November 17, 2007.
Funny story: A while ago I was sitting in Starbucks making my $2 coffee last 4 hours while I did some reading. On the table I had a print-out of a UCLA PhD dissertation:
Sinno, Abdulkader H. 2002. Organizing to Win in Afghanistan and Beyond: How Organizational Structure Affects the Outcome of Strategic Interaction in Politicized Group Conflicts. Ph.D. Dissertation in Political Science, University of California, Los Angeles.
A guy walked by to sit at a table nearby when the title page of the dissertation caught his eye. He asked what I was reading and seemed quite interested. I told him all about the dissertation and how great it was. He seemed amused and then introduced himself as Abdulkader Sinno (good thing I gave the dissertation a good review). He told me that he was working on a book based on the dissertation and that many changes and improvements had been made. He was quite curious as to how I got my hands on an electronic copy of his dissertation (I got it from someone who got it from someone who got it from Sinno). He told me to stop by his office any time to pick up an updated version or chat about Afghanistan.
I skipped town soon after and was unable to take him up on his offer. But I stopped by his website recently and found out that his book is to be published by Cornell University Press in January 2008.
Here is Professor Sinno’s description of the book project:
Is it possible to explain the evolution and to predict the outcomes of conflicts as complicated as those that afflicted post-1979 Afghanistan? Is it possible to use a common analytical tool to explain the results of ethnic, religious, revolutionary, secessionist, and liberation conflicts despite their treatment by scholars as distinct categories? This book makes the case that this could be accomplished by developing a new perspective and theory premised on the understanding that societal groups, civilizations, classes, religions and nations do not engage in conflict or strategic interaction — organizations do. To engage in conflict means to perform a number of complex processes—formulation and execution of strategy, coordination, mobilization, etc—and amorphous entities such as classes, civilizations or people cannot do such things. To assert that a given conflict pits a politicized group against another is to use shorthand to indicate that organizations that recruit among those groups are engaged in conflict. Words influence where we look for answers, and such generally accepted but distracting linguistic constructs have limited the ability of social scientists to develop useful and powerful analytical tools to better understand complex conflicts.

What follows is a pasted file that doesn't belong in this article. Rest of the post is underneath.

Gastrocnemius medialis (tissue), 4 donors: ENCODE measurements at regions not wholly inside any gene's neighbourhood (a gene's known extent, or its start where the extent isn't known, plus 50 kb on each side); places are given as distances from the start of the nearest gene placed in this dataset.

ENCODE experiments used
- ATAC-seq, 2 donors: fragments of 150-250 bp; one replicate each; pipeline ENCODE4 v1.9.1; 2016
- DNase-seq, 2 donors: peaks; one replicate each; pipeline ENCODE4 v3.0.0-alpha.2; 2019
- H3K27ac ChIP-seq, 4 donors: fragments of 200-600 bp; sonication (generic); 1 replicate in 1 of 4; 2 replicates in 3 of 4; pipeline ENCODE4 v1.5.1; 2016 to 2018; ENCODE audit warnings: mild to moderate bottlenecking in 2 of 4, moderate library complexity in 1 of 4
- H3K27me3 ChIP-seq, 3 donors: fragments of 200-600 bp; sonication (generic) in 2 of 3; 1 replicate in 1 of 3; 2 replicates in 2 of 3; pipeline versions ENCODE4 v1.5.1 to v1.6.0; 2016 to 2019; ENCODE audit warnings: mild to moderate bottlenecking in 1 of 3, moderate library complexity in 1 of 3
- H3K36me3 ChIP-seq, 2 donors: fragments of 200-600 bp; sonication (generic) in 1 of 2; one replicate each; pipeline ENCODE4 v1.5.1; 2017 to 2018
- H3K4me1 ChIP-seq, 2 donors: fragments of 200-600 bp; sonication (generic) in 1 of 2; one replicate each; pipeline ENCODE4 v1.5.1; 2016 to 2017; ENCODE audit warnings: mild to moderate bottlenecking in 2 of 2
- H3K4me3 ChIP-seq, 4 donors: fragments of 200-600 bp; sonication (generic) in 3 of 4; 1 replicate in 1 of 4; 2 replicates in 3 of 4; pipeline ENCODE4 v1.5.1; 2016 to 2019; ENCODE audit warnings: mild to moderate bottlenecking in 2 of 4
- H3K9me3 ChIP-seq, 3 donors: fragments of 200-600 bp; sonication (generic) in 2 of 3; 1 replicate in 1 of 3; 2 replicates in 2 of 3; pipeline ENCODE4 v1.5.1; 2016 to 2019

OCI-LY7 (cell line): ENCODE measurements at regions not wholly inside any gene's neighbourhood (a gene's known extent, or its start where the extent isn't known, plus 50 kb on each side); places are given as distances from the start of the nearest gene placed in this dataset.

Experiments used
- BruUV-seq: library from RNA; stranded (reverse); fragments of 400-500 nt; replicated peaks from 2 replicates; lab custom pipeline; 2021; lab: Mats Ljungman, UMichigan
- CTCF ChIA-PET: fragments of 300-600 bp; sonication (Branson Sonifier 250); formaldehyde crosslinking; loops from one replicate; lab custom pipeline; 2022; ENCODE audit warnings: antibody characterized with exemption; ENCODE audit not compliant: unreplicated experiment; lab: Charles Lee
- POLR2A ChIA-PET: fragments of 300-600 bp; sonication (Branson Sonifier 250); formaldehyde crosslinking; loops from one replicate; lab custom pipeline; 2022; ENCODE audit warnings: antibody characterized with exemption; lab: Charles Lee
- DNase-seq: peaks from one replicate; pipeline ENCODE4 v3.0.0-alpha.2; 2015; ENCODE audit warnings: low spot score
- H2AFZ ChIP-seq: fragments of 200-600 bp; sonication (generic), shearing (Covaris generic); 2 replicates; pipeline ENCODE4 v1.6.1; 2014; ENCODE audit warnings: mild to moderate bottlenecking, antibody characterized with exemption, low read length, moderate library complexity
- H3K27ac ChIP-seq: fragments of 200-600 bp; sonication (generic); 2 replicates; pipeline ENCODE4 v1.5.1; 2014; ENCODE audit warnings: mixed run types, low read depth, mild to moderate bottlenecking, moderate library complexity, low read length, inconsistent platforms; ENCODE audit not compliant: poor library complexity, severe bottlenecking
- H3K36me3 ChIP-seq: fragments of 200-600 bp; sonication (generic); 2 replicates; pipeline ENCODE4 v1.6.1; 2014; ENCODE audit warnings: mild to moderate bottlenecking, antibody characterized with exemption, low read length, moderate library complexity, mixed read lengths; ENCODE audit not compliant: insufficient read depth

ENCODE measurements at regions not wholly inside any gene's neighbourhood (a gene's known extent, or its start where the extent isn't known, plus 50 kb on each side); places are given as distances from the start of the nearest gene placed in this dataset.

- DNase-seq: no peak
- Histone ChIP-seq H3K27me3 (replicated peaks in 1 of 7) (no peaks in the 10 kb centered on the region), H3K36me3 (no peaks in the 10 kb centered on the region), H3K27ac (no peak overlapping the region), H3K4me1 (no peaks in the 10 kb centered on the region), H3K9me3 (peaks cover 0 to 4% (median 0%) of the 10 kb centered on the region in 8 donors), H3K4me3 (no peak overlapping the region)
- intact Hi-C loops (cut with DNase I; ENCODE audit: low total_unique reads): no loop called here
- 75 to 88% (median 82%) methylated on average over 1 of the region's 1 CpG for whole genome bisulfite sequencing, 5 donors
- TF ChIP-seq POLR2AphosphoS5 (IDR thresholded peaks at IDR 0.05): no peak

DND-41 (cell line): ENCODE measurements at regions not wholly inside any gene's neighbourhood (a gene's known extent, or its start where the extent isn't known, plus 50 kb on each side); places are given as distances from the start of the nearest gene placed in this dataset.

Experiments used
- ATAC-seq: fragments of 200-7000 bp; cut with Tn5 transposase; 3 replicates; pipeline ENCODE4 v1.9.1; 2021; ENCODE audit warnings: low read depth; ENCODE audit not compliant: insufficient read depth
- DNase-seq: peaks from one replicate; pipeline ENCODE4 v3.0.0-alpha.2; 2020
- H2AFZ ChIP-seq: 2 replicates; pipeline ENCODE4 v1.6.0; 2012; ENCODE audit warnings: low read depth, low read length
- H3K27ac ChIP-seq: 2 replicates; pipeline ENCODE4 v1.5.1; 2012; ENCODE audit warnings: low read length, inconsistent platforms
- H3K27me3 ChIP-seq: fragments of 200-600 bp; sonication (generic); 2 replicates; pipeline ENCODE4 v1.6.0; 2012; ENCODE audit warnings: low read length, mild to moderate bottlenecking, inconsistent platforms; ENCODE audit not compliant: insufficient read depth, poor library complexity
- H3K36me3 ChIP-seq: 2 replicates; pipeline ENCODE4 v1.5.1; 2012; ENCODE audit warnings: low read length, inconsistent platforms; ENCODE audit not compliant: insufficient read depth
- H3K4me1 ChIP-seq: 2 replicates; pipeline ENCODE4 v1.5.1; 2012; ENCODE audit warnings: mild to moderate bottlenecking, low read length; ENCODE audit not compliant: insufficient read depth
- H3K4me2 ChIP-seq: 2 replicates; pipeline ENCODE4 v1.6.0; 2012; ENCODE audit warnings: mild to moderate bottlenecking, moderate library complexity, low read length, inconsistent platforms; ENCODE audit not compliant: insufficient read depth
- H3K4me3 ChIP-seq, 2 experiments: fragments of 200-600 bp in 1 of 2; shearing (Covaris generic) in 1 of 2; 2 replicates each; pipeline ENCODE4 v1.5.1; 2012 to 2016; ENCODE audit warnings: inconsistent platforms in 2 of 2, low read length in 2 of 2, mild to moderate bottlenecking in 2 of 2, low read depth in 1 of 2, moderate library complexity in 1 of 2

The Organizational Theory of Group Conflict avoids misleading linguistic constructs by focusing on that which truly explains the evolution and outcome of conflicts: the ability of politicized organizations to outperform their rivals. Successful overall performance results from the execution of a number of essential organizational processes such as efficient mobilization, strategy execution, coordination, the management of factionalism, and the processing of information. An organization’s ability to execute these processes depends on how its structure fits with its ability to keep its rivals at bay from a sheltered space.